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What Is It Like To Be A Family Member Of A Mass Shooting Victim?09:13
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The San Bernardino County sheriff's office released the names of the 14 victims of Wednesday's shooting. (Jae C. Hong/AP)
The San Bernardino County sheriff's office released the names of the 14 victims of Wednesday's shooting. (Jae C. Hong/AP)
This article is more than 3 years old.

California law enforcement officials are saying that the two suspects in Wednesday's San Bernadino mass shooting had more than 1,600 rounds of ammunition with them when they were killed in a gun battle with police.

14 people were killed and at least 21 were wounded in the mass shooting.

They also say the attack bore the hallmarks of a planned event — investigators say they found 3,000 more rounds of ammunition and 12 pipe bombs at the home of Syed Farook and Tashfeen Malik.

However, the FBI is not yet saying whether the attack was an act of terrorism. 28-year-old Farook was a U.S. citizen who traveled internationally and returned to the U.S. with 27-year-old Malik in July 2014. Their motives are still unclear.

After any attack, family members are left behind. Liam Lowney knows this experience first hand. He says last week's shooting at a Colorado Springs Planned Parenthood — that left three dead and nine wounded — is reminiscent of the 1994 attack in Brookline that took his sister Shannon's life.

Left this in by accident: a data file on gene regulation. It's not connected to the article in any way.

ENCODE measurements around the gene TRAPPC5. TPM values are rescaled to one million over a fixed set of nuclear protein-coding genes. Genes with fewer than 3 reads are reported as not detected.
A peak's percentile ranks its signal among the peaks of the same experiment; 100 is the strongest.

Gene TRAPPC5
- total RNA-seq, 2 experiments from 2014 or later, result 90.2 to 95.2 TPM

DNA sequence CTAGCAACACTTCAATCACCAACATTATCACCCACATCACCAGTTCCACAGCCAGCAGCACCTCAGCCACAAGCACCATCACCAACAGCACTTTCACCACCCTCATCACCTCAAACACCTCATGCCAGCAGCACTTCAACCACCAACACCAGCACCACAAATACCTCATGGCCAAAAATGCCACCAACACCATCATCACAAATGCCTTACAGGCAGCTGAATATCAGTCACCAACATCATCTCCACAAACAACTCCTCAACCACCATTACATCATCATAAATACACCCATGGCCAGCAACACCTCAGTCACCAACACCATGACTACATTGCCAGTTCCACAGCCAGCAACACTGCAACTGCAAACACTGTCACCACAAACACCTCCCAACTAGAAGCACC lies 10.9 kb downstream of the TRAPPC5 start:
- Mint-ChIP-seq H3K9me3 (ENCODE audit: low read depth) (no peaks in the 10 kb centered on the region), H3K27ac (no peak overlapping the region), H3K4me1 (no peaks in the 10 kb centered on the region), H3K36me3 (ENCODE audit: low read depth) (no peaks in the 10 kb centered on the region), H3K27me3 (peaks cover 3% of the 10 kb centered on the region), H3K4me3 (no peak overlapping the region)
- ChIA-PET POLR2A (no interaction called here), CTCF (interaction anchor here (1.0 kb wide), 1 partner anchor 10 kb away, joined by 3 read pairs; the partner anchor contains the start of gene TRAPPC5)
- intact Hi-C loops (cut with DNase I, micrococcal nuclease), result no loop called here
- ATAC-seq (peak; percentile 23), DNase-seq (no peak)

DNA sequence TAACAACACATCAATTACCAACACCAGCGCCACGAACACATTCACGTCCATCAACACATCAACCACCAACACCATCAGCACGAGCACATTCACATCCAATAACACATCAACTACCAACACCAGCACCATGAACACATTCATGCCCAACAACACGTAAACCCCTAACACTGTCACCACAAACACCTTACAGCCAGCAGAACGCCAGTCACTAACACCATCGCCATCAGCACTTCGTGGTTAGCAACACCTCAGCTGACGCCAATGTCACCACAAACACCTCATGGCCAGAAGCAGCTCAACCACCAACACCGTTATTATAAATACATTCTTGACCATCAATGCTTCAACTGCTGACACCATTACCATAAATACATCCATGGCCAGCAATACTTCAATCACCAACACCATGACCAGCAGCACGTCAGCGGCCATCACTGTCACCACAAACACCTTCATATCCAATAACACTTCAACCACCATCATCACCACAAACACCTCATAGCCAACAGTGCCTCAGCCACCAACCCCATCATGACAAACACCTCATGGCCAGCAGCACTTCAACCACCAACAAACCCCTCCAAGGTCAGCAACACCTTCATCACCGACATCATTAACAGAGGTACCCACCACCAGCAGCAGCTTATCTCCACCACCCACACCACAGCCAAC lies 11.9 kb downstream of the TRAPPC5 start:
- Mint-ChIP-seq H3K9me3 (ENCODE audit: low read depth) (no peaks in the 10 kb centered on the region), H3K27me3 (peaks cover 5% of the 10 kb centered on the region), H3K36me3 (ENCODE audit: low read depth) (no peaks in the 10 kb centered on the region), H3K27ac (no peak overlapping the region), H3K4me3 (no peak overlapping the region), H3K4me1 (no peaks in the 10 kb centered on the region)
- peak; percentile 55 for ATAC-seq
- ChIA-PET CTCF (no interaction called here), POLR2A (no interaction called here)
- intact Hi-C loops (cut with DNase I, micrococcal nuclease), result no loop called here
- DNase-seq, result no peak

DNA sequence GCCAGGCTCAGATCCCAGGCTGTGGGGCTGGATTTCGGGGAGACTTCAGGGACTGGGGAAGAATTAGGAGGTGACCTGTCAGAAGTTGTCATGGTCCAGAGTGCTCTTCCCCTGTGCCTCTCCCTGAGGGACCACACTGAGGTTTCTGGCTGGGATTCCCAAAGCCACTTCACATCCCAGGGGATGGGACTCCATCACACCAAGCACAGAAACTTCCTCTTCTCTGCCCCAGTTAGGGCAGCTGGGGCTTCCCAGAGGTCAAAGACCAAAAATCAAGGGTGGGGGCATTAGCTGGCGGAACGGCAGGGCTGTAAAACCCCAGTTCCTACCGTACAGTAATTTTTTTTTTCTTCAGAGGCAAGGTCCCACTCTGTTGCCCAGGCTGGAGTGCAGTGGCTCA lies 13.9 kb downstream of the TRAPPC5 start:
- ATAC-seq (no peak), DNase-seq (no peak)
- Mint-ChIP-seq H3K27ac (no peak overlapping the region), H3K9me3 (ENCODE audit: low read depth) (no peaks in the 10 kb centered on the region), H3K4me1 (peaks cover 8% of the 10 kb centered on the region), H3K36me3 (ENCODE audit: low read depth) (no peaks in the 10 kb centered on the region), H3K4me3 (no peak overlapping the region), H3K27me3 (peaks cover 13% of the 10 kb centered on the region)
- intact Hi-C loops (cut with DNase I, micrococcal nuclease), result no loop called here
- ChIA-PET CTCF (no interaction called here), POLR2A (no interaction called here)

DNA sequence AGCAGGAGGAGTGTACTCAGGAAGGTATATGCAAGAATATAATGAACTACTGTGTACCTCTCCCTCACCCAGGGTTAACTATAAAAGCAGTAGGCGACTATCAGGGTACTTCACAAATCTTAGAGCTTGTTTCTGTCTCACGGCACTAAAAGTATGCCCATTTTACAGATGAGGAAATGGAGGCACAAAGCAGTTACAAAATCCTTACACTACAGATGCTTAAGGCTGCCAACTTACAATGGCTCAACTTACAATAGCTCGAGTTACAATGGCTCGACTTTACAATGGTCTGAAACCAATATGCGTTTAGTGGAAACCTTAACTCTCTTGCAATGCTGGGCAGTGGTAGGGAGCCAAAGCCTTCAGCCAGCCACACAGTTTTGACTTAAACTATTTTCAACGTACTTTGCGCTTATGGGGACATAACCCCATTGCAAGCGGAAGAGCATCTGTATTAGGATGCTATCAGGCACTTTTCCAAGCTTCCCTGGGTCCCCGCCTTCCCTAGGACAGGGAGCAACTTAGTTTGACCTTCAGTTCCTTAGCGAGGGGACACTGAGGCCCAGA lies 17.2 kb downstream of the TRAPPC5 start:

Guest

Liam Lowney, executive director for the Massachusetts Office for Victim Assistance.

More

The Boston Globe: A Story That Survivors Know All Too Well

  • "Those of us who have experienced gun violence have an opportunity to tell our story and ask our leaders one question: “What have you done today to keep guns out of the hands of those who will commit violence?"

WBUR: San Bernadino Shootings: What We Know, One Day After

  • "After a mass shooting, a police chase and a shootout, a violent day in San Bernardino, Calif., ended in the death of two suspects, authorities say. Syed Farook, 28, and Tashfeen Malik, 27, were responsible for the Wednesday morning attack that killed at least 14 people and injured 21, according to San Bernardino Police Chief Jarrod Burguan."

This segment aired on December 3, 2015.

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